Kelly Ip

Country of Origin:

China

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Kelly Ip came to Canada to pursue a university education. In this clip, he describes how he came to Canada, and the reasons he decided to stay.


Bio

Kelly Ip was among 32 British Columbians honoured at the tenth annual British Columbia Community Achievement Awards' ceremony in Victoria on March 14, 2013. He was presented with a BC Community Achievement Award medallion and certificate for his contributions and leadership towards assisting newcomers, celebrating community milestones, taking care of seniors, raising money for social services and promoting Canadian identity in British Columbia.

Story

My name is Kelly Ip. I have been in Canada for forty-five years now. I came here not by accident but by choice. When I finished high school in Hong Kong, I was hoping to get into university in Hong Kong – there were only two at that time – and unfortunately my marks weren’t good enough so I couldn’t get in. So I worked as an article clerk in a law firm because one of my aspirations was to become a lawyer, but after a year or so I just didn’t like it, so I thought I’d better do something else. So I spoke to my parents about my intention of going overseas and maybe pursue a university education, and my parents were very receptive. In fact, they had offered this to me after my graduation from high school, but at that time I thought that I’d stay in Hong Kong and pursue my career. They were very supportive, and of course helped pay for my ‘Passage to Canada’.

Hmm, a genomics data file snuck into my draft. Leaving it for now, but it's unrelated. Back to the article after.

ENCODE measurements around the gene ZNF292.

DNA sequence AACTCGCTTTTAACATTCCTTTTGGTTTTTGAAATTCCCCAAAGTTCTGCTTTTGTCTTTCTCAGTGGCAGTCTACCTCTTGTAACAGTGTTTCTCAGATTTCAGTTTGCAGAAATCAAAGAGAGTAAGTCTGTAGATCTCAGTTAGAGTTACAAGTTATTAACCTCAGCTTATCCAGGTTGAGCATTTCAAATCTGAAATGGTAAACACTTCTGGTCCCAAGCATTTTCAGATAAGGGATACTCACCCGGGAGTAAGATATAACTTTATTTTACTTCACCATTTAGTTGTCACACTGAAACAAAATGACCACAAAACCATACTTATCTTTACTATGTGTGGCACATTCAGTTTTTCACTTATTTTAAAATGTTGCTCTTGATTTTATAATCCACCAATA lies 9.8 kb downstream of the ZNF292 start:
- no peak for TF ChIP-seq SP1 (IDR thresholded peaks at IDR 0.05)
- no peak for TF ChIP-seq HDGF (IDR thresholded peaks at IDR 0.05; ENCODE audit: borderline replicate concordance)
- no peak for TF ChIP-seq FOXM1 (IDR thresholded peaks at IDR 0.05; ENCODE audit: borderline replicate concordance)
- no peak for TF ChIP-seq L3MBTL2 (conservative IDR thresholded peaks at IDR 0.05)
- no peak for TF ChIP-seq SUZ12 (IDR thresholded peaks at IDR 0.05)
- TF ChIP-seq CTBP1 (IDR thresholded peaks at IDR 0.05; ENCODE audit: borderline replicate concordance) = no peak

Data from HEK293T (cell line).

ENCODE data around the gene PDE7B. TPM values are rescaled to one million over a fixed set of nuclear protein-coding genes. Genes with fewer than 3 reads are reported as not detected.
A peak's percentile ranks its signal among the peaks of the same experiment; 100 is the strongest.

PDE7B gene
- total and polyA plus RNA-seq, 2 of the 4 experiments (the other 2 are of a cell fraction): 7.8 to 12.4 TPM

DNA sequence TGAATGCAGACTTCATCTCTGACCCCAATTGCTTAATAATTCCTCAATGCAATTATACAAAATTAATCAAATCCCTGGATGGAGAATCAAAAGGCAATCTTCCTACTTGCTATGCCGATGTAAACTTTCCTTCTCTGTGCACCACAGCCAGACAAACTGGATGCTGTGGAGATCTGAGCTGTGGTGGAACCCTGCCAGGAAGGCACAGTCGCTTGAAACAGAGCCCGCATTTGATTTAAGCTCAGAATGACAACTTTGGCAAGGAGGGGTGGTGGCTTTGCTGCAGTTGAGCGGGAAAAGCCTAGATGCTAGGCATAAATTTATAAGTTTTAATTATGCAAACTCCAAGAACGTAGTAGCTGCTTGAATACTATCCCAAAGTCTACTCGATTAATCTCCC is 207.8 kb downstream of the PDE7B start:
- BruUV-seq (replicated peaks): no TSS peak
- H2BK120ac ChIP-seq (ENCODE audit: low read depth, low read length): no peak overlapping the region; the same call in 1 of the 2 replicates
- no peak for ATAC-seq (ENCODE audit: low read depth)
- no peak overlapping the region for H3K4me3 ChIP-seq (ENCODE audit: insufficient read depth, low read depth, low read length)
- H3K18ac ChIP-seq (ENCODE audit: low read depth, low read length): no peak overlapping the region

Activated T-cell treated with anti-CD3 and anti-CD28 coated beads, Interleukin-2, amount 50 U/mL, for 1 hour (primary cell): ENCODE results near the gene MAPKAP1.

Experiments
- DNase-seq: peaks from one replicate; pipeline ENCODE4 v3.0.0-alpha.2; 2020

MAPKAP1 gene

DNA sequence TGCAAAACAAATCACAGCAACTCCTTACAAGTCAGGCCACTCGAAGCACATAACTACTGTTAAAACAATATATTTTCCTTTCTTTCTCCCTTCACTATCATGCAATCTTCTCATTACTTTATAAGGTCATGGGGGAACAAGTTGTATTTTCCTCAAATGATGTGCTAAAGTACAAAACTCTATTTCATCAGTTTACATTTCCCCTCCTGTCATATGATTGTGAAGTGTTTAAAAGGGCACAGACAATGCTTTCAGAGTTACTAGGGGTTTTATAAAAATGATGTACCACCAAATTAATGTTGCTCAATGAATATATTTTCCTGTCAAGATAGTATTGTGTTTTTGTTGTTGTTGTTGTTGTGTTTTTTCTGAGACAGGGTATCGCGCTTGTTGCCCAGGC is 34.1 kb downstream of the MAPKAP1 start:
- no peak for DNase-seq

I went to Ottawa first, and I enrolled at the University of Ottawa and I graduated with a Bachelor of Arts degree. I started my life in Canada after my graduation. Before I graduated, I had some mixed feelings of whether I should go back to Hong Kong or stay in Canada. Somehow, I think I must have fallen in love with Canada after two or three years. Also at the same time I fell in love with a girl, who I later married!

It was easy for me to adjust to the Canadian way of life. First of all, I spoke English before I came because I went to a bilingual high school, English and Chinese. So in terms of communication when I came here, there was not a great deal of problem, and in fact, when I was in Ottawa I picked up French. The French interested me, so I picked up French at university, and it also helped me to get into the public service because I was bilingual.